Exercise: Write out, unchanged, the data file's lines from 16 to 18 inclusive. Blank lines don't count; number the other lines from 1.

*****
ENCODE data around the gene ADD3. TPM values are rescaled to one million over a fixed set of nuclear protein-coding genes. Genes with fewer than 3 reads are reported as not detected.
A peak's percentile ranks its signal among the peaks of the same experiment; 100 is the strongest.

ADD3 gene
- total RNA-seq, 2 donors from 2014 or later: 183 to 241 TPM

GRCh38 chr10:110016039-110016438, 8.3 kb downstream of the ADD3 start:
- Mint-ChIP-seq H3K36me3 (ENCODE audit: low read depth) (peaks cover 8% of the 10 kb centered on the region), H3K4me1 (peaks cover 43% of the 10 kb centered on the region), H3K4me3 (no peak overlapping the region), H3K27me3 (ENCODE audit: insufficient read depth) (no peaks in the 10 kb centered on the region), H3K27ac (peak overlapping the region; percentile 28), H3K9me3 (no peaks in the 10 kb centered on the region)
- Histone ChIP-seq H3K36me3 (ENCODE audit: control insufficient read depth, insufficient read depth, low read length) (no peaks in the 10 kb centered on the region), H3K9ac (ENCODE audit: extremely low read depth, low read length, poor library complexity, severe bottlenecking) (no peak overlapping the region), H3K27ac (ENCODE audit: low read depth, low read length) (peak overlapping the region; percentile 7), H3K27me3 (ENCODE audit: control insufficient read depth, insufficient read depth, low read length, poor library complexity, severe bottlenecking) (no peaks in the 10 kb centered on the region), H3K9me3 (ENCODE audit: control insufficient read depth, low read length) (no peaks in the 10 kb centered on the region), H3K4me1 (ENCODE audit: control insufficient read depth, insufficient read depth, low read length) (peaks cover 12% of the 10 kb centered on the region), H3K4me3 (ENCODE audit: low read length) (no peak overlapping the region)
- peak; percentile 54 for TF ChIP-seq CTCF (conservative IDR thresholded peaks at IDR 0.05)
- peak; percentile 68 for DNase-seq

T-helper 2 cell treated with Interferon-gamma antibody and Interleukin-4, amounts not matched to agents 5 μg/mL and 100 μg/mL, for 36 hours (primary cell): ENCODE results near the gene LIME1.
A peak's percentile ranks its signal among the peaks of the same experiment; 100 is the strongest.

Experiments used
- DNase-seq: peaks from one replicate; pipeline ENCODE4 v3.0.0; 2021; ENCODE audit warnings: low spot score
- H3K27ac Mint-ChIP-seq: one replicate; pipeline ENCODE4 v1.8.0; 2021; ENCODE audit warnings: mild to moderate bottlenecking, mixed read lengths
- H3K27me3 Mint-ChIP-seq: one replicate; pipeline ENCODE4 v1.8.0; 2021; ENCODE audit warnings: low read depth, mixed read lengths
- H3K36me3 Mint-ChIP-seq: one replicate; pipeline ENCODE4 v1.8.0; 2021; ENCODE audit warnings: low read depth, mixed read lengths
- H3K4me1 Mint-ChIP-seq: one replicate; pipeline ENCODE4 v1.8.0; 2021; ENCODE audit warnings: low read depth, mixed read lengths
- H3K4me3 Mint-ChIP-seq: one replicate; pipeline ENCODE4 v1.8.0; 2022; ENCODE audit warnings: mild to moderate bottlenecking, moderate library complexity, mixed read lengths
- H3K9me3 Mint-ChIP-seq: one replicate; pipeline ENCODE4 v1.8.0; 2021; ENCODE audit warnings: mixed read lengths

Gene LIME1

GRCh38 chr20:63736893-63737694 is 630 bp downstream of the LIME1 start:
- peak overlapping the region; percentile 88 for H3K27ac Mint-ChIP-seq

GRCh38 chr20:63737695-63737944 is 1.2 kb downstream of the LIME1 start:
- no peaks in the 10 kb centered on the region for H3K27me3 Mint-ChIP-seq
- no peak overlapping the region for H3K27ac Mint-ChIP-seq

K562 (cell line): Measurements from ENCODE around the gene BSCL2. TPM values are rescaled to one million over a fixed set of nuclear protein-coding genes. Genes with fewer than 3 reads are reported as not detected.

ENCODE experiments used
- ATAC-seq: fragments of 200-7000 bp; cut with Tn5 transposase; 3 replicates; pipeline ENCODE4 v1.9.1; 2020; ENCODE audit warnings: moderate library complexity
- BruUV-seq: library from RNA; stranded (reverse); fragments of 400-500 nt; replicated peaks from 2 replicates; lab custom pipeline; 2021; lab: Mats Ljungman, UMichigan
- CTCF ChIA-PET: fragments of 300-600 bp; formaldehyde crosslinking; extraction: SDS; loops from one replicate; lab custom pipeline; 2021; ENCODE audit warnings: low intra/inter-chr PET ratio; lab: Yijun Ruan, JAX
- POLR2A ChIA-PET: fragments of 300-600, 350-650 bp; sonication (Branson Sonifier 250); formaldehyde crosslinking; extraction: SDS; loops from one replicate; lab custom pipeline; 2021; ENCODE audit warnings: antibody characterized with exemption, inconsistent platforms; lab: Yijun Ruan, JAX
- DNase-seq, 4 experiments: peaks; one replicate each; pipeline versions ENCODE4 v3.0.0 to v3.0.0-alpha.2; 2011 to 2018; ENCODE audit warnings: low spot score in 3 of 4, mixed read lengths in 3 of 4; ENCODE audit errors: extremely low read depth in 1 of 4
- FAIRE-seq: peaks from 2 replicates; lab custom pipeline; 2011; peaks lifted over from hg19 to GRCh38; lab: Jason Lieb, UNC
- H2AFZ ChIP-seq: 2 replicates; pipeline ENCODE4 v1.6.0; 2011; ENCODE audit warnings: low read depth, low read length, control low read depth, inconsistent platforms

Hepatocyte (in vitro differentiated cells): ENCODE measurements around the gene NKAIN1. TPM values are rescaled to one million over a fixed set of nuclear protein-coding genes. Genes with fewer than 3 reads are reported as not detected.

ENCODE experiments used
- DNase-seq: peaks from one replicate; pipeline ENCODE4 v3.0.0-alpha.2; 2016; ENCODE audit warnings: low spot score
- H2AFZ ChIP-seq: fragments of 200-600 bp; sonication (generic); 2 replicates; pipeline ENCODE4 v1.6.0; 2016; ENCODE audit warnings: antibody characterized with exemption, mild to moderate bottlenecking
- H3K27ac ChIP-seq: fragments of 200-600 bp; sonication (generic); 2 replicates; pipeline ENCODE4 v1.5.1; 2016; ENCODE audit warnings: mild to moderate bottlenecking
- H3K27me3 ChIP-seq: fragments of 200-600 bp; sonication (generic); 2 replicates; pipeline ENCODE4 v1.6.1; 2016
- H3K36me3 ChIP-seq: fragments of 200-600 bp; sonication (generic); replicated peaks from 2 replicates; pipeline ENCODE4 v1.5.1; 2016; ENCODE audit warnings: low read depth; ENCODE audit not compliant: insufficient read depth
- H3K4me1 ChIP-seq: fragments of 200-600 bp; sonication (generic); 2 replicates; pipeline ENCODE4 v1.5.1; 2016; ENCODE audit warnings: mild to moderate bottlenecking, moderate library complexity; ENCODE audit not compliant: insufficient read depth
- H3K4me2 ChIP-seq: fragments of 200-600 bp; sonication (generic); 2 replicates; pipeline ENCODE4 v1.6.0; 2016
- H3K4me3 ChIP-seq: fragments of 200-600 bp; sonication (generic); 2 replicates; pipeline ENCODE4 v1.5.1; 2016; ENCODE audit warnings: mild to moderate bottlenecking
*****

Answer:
- H3K36me3 Mint-ChIP-seq: one replicate; pipeline ENCODE4 v1.8.0; 2021; ENCODE audit warnings: low read depth, mixed read lengths
- H3K4me1 Mint-ChIP-seq: one replicate; pipeline ENCODE4 v1.8.0; 2021; ENCODE audit warnings: low read depth, mixed read lengths
- H3K4me3 Mint-ChIP-seq: one replicate; pipeline ENCODE4 v1.8.0; 2022; ENCODE audit warnings: mild to moderate bottlenecking, moderate library complexity, mixed read lengths